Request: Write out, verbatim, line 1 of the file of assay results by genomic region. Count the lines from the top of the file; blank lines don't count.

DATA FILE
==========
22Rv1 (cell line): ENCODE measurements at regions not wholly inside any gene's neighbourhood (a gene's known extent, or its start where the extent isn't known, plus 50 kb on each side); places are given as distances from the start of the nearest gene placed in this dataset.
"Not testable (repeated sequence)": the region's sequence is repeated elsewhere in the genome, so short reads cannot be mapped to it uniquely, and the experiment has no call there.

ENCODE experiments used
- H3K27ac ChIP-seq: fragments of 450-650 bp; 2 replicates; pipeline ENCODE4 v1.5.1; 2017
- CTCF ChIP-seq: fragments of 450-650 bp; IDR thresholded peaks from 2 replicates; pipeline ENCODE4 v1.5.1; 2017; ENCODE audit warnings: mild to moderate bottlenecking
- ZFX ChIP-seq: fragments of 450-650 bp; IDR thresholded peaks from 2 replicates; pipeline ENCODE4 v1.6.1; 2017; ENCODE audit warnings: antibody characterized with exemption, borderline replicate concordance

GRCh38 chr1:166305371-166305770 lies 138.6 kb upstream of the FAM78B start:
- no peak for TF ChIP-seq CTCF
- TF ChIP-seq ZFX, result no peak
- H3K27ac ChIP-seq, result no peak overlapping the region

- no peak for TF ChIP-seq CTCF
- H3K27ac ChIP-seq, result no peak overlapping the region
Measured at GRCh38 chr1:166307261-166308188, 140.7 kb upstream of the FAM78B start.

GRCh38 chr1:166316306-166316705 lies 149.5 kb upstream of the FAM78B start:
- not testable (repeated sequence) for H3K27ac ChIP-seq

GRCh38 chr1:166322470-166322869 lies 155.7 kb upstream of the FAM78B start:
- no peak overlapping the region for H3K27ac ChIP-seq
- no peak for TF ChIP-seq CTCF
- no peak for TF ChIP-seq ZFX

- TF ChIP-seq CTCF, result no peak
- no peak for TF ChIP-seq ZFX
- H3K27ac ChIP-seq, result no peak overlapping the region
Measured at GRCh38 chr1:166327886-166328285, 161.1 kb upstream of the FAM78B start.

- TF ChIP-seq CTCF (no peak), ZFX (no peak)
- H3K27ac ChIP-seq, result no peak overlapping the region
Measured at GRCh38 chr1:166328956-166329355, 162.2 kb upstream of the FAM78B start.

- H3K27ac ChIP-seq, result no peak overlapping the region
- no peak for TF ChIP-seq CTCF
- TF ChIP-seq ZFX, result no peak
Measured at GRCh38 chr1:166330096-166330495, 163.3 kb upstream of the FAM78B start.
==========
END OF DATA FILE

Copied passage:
22Rv1 (cell line): ENCODE measurements at regions not wholly inside any gene's neighbourhood (a gene's known extent, or its start where the extent isn't known, plus 50 kb on each side); places are given as distances from the start of the nearest gene placed in this dataset.